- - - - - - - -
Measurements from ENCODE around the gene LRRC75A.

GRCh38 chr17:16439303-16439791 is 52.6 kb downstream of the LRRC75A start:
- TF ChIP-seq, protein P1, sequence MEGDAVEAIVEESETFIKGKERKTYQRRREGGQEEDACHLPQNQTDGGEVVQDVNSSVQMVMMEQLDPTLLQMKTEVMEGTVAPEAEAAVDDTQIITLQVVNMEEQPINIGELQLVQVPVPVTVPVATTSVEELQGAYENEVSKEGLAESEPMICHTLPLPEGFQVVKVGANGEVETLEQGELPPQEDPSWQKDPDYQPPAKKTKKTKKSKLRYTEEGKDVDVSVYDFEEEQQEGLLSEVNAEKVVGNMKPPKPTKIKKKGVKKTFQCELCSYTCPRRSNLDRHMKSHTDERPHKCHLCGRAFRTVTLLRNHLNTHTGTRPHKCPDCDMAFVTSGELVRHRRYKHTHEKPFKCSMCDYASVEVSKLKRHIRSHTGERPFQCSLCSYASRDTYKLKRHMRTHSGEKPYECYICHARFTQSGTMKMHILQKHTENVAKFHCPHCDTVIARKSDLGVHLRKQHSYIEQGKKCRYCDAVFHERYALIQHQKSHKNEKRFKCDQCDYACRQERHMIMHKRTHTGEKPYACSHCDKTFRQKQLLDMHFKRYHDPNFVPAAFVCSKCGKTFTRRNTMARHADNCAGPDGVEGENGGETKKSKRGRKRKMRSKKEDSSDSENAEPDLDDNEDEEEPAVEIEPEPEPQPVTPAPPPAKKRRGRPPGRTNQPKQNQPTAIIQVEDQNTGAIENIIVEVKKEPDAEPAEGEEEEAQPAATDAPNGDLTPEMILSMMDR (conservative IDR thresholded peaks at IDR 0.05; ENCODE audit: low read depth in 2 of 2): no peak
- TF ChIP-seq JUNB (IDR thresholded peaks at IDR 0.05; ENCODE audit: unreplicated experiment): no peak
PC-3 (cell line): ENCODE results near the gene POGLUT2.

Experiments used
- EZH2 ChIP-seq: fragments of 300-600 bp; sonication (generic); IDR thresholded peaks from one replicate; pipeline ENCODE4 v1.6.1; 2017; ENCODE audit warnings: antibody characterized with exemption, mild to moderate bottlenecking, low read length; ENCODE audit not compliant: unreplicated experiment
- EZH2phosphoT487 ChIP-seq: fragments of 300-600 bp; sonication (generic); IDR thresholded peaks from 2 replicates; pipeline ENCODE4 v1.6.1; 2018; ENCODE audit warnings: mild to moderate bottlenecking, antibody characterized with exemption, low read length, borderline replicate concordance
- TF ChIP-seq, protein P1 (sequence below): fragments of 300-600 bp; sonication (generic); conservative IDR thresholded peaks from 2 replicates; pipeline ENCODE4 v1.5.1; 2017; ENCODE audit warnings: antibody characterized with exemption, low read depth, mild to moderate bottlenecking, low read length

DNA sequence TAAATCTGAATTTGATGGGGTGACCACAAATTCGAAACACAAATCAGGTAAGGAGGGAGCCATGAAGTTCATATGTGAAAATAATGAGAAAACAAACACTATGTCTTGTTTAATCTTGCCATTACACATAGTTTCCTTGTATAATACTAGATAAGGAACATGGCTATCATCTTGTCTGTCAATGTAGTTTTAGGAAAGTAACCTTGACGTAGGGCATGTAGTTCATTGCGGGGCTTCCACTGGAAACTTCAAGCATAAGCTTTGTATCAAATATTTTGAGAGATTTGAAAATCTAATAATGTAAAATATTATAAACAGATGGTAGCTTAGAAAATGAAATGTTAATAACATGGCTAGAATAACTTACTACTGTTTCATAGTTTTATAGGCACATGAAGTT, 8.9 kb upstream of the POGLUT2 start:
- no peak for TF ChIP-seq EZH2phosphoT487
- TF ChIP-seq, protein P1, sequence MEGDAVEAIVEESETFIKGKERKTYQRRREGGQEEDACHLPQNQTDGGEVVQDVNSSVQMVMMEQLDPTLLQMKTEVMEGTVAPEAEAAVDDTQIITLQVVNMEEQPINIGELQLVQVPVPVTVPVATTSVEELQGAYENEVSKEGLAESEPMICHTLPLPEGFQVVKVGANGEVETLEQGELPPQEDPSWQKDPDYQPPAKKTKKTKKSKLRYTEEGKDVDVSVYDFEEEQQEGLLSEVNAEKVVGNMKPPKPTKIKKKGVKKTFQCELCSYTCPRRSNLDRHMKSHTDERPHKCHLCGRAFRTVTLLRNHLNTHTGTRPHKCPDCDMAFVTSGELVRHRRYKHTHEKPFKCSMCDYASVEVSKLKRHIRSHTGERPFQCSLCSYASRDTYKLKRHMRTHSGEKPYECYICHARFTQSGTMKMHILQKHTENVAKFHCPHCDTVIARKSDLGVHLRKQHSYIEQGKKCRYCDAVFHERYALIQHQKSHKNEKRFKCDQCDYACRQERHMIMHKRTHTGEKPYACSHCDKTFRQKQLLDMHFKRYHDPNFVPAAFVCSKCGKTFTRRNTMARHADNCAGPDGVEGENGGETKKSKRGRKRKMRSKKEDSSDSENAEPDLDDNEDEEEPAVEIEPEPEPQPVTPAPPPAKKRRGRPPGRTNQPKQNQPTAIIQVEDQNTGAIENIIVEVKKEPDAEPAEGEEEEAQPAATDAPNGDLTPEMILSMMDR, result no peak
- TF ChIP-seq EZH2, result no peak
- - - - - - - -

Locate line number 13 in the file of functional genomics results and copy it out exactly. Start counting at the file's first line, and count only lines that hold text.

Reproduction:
- TF ChIP-seq EZH2, result no peak